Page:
Series Index of Window Sounds and Movements

The Yosuitei
04/05 Shitajimado and Renjimado

Yoh Komiyama (Product Designer)

03 Dec 2021

Product Design

04/05 Shitajimado and Renjimado
Enshu liked to stack shitajimado (exposed lath window) on top of renjimado (slatted window), and he has done so in three places at the Yosuitei. This shitajimado has a single sliding paper screen, and the renjimado has double sliding paper panels (fusuma). These small, low-lying sliding panels are the most unique of the Yosuiteiʼs features. When closed, they shut out sunlight like solid walls, and when opened, they create bright and airy openings that transform the room of shadows into a room of light. The placement of the renjimado with its bottom edge touching the floor is an original design idea, and it was likely positioned so low to provide a glimpse of the large pond that the teahouse originally stood beside.


About the Yosuitei
Japanese teahouses (chashitsu) are unique buildings with small interiors and many types of windows. The Yosuitei is a thatched hut-style teahouse from the Kanei era (1624–1644) of the early Edo period. It was commissioned by Toshitsune Maeda, the second lord of the Kaga Domain, and built alongside a waiting shelter and a reception hall with a dais at the residence of Kakujo Goto, a sword engraver and Maeda clan liege based in Kyo (present-day Kyoto). Designed by Enshu Kobori, the multiwindowed teahouse is also referred to as the Jusansoseki (lit. “Thirteen-Window Tearoom”) based on the fact that it has thirteen windows, which is the most of any extant teahouse. This project aims to extract the subtle, rich behaviors of the Yosuiteiʼs thirteen windows by studying the sounds and movements that they make when opened and closed.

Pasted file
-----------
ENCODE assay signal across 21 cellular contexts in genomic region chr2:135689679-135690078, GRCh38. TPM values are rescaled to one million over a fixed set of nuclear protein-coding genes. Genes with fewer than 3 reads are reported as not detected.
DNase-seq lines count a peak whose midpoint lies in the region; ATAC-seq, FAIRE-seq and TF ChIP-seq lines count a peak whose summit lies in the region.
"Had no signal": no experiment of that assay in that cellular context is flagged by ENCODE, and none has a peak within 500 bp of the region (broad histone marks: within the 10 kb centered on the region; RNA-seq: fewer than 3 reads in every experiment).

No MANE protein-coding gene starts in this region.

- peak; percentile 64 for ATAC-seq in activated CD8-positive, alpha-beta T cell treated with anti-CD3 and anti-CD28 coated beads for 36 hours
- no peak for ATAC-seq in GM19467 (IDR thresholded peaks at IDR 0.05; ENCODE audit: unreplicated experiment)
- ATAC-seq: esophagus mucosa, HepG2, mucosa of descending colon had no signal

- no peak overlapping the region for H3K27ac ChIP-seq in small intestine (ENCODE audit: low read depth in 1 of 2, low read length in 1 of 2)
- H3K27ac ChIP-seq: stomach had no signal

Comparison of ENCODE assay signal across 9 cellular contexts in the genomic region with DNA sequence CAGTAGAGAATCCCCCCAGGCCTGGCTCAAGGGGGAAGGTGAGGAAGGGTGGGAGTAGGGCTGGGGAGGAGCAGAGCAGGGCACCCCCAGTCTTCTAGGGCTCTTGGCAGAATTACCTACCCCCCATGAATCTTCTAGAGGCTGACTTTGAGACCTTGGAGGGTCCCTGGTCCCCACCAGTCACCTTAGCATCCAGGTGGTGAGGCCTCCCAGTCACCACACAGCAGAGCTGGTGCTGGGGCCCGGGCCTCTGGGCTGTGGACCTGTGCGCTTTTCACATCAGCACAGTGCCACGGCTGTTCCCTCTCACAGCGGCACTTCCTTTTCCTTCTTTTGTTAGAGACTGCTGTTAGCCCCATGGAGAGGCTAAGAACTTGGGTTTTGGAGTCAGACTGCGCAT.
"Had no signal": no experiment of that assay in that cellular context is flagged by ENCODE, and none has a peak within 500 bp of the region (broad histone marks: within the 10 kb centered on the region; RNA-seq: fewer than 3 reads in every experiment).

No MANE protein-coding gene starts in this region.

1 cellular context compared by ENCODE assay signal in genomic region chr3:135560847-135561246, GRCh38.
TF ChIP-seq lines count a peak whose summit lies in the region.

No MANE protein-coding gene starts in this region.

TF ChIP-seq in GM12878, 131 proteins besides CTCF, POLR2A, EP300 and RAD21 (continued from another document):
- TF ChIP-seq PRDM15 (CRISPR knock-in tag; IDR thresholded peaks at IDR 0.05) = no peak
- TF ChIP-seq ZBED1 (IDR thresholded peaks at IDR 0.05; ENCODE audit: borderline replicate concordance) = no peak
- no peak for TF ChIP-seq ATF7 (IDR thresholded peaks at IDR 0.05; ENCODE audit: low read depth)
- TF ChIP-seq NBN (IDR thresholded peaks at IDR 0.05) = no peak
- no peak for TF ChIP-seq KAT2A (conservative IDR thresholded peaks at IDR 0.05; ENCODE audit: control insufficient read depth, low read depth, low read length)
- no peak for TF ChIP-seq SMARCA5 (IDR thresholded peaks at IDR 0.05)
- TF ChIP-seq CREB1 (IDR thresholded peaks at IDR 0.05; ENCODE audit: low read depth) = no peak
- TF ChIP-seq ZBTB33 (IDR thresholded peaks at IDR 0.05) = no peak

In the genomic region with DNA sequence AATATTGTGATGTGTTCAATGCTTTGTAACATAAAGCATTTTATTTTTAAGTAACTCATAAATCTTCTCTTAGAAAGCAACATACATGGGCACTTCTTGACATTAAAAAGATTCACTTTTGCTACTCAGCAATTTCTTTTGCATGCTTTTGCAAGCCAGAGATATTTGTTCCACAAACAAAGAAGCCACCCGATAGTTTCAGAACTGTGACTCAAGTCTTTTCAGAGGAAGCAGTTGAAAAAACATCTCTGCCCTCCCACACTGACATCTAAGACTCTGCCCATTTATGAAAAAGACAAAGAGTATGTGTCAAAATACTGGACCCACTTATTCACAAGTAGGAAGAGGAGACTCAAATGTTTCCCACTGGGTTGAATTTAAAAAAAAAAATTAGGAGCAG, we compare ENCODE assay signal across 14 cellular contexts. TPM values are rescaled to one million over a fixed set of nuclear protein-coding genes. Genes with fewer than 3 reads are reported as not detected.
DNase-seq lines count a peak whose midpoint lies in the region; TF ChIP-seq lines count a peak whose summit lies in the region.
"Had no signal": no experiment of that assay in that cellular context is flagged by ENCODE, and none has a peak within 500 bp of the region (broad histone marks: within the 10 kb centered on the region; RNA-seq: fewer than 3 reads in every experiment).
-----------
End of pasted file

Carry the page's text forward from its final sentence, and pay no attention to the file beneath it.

Index of Window Sounds and Movements
The Index of Window Sounds and Movements is a project to observe and extract the sounds and movements of operable windows in order to understand how we perceive windows with our ears and eyes. This is the first research project of Window Products Inside, and it is being conducted as a collaboration between product designer Yoh Komiyama and the Window Research Institute, with videography by Tomohiro Okazaki.


Window Products Inside
Windows Products Inside is a research project initiated by product designer Yoh Komiyama. By extracting and redefining the various meanings that are implicit to the window as an object, the project hopes to uncover what is needed so that windows can create a diversity of new lifestyles, cultures, and new customs.